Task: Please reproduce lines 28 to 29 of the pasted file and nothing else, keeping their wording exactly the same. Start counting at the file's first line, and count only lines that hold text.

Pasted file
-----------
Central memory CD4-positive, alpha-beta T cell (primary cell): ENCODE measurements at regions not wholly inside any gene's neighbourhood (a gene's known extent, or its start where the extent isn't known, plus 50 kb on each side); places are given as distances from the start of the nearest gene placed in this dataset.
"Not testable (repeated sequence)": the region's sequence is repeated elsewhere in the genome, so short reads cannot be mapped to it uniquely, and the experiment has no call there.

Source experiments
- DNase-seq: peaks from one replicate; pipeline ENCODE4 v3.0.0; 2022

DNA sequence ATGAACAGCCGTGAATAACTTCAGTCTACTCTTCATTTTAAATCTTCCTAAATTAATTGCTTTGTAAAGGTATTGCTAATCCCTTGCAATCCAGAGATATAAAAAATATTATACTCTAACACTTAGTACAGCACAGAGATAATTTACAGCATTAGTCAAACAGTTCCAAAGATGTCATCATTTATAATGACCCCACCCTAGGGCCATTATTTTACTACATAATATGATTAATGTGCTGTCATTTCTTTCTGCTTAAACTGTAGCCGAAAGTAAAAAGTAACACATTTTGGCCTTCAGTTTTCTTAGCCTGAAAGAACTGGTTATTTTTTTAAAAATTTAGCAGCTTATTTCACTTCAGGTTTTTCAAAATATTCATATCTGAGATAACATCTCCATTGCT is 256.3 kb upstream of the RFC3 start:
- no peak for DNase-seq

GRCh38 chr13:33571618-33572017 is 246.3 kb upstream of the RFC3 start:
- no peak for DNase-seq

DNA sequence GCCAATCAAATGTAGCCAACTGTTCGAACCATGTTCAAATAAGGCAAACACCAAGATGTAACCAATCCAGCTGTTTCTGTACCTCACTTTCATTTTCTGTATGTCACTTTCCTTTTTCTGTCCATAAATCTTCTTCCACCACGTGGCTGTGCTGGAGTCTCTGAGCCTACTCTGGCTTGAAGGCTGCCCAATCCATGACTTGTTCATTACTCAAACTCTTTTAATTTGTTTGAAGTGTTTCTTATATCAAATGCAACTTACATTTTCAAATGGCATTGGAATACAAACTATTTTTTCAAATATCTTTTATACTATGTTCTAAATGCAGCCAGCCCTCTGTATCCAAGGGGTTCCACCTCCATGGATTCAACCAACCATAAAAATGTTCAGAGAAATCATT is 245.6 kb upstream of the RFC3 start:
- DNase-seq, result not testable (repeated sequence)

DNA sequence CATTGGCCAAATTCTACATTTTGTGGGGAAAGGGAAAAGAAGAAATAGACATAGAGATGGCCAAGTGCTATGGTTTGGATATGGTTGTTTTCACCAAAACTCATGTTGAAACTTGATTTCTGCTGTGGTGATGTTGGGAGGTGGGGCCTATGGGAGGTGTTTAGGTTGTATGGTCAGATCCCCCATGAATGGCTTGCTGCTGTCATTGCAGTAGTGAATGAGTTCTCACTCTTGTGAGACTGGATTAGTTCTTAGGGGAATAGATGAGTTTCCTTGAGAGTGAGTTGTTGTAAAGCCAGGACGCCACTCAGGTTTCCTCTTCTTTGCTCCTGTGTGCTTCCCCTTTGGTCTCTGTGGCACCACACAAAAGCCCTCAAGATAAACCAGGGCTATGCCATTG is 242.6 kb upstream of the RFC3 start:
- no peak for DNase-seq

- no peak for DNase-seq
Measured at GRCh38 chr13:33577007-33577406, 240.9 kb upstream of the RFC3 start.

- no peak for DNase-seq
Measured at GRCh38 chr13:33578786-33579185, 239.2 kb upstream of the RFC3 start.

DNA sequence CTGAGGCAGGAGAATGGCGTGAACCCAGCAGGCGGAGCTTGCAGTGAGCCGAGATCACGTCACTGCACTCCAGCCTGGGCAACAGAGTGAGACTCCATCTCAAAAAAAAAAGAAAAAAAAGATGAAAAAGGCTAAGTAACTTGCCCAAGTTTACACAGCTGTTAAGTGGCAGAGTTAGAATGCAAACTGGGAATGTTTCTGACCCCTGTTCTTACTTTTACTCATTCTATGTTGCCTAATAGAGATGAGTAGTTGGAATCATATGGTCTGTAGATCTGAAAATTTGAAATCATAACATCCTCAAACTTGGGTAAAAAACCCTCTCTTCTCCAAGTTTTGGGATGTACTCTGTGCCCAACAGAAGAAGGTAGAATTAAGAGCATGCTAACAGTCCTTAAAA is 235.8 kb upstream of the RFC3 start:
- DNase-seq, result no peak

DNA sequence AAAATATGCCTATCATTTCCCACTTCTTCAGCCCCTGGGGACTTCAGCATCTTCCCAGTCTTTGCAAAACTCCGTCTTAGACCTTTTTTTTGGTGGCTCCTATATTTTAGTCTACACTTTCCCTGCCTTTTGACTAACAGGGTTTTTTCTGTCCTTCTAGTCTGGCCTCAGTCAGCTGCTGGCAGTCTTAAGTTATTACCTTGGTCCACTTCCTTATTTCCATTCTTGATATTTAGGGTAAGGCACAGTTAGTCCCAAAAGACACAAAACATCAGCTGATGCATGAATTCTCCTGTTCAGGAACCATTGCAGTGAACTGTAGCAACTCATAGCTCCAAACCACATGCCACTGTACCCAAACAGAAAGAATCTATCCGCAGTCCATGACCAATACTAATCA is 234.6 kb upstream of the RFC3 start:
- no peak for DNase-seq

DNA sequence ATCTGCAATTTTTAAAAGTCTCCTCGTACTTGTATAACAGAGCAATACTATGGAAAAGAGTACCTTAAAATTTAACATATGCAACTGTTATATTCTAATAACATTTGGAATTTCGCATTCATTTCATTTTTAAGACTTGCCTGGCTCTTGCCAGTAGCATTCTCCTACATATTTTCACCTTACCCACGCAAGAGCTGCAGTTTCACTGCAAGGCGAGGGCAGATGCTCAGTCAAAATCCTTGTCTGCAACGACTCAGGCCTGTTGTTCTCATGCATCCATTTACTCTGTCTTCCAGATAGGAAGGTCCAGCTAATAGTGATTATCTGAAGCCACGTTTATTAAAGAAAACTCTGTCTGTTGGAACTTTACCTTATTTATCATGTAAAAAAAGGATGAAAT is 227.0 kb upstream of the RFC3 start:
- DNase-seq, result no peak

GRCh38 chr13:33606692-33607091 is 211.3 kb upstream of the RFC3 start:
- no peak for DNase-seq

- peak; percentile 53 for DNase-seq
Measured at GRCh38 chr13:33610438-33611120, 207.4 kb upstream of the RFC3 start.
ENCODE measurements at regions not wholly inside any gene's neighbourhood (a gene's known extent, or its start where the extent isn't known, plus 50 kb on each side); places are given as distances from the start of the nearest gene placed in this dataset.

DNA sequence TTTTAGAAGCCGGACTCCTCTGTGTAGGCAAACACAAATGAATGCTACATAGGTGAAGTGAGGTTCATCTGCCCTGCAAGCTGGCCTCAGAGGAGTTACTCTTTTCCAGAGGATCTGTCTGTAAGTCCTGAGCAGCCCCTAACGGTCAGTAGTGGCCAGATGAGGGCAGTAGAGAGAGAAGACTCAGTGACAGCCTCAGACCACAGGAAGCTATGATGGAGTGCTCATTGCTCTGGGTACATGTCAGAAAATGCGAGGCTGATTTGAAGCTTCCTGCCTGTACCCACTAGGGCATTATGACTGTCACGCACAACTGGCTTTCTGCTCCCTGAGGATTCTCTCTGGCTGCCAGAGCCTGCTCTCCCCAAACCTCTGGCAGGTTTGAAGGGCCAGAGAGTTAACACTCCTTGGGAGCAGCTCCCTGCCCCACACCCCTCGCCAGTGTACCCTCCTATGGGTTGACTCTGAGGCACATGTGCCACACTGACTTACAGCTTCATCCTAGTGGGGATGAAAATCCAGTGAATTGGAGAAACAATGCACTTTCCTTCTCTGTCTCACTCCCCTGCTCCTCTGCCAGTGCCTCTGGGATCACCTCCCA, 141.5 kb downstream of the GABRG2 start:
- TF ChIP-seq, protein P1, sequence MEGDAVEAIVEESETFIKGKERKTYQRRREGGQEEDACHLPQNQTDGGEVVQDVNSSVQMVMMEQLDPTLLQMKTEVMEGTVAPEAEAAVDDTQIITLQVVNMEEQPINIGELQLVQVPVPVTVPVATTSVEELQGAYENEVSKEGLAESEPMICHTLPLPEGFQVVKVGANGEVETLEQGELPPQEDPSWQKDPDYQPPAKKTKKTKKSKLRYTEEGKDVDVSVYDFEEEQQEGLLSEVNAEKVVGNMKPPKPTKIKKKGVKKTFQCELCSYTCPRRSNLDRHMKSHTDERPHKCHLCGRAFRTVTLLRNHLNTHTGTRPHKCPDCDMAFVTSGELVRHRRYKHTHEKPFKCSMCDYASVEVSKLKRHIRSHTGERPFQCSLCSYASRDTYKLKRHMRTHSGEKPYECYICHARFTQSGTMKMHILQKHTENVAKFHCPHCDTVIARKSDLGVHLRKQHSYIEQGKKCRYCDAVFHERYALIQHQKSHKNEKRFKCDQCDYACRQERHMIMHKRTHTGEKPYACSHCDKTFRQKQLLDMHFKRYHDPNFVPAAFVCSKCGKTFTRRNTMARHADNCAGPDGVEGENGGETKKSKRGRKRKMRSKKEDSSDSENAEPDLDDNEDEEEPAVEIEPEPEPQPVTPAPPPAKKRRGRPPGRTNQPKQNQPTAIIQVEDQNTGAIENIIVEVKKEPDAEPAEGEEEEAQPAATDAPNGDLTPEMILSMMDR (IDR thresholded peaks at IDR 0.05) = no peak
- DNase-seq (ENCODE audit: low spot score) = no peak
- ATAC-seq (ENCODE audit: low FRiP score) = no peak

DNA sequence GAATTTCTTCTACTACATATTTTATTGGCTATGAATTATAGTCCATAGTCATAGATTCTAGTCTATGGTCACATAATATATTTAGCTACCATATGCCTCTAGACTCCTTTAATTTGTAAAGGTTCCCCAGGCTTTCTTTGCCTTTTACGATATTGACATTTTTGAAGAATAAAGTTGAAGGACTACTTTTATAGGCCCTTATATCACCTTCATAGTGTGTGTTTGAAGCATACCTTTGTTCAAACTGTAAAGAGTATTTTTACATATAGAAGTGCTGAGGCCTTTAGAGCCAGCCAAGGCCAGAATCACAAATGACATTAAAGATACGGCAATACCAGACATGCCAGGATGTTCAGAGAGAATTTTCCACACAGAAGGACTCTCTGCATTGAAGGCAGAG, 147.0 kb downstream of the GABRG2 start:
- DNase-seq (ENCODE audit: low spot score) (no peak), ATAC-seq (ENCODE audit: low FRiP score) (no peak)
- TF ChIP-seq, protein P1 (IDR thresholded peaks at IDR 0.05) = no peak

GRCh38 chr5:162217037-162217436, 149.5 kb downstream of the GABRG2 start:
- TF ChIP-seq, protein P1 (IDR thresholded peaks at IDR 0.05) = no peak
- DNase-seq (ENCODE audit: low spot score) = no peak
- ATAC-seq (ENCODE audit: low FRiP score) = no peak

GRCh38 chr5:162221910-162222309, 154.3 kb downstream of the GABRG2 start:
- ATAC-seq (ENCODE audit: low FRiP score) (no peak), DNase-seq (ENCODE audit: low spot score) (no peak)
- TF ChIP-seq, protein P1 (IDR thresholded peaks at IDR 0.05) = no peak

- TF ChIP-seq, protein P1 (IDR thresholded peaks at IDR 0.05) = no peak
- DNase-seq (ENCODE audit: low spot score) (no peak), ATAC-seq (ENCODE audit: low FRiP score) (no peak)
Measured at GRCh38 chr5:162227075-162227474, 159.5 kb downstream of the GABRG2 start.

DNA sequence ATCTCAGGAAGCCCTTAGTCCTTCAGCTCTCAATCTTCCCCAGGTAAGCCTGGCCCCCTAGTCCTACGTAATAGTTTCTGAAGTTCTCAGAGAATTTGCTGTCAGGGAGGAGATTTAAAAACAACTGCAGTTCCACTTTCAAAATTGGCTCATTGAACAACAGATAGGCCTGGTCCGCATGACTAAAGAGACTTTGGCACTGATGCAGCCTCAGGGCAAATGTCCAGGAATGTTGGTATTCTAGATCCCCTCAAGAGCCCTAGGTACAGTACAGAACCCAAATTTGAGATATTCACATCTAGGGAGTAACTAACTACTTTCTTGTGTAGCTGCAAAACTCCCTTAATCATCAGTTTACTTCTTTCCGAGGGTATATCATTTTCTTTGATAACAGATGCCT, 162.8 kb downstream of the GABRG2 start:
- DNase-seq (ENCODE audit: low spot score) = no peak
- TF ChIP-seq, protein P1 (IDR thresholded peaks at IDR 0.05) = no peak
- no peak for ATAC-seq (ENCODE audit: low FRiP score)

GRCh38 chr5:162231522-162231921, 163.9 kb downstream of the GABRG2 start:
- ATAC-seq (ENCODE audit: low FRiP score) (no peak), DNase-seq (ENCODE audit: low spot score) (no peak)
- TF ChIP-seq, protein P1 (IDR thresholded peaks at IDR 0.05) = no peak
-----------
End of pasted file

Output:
DNA sequence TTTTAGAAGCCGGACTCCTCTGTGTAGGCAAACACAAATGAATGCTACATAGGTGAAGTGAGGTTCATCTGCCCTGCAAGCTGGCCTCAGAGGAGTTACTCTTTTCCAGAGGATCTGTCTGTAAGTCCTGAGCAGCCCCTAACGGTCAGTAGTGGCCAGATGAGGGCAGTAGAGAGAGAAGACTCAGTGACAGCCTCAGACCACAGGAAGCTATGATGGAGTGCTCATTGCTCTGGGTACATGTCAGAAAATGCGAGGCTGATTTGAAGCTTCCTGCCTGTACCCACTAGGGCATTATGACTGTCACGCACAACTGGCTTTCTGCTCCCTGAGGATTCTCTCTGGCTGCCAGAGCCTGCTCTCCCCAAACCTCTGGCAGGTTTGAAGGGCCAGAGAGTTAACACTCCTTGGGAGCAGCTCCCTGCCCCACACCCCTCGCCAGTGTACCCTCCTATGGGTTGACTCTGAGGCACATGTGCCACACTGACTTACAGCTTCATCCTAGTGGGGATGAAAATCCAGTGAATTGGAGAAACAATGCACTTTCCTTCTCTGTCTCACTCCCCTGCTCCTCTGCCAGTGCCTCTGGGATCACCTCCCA, 141.5 kb downstream of the GABRG2 start:
- TF ChIP-seq, protein P1, sequence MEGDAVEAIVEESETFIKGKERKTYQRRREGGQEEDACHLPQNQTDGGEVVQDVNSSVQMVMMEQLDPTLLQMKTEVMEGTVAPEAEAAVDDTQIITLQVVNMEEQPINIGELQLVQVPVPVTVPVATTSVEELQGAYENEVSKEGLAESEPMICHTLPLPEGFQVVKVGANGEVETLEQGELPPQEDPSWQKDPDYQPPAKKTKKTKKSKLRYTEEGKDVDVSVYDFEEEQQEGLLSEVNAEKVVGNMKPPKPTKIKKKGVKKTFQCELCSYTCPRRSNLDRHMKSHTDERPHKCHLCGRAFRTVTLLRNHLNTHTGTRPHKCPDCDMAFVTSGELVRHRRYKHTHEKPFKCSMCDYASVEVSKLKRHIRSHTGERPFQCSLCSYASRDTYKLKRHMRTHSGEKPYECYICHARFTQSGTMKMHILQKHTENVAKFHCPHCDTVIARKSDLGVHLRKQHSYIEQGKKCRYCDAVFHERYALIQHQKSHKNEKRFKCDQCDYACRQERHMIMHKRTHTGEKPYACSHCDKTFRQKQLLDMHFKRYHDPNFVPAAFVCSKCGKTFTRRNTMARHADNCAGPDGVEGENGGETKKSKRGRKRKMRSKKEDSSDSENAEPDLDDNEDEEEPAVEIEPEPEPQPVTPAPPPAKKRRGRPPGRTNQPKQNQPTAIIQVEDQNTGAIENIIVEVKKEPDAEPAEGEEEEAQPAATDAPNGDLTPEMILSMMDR (IDR thresholded peaks at IDR 0.05) = no peak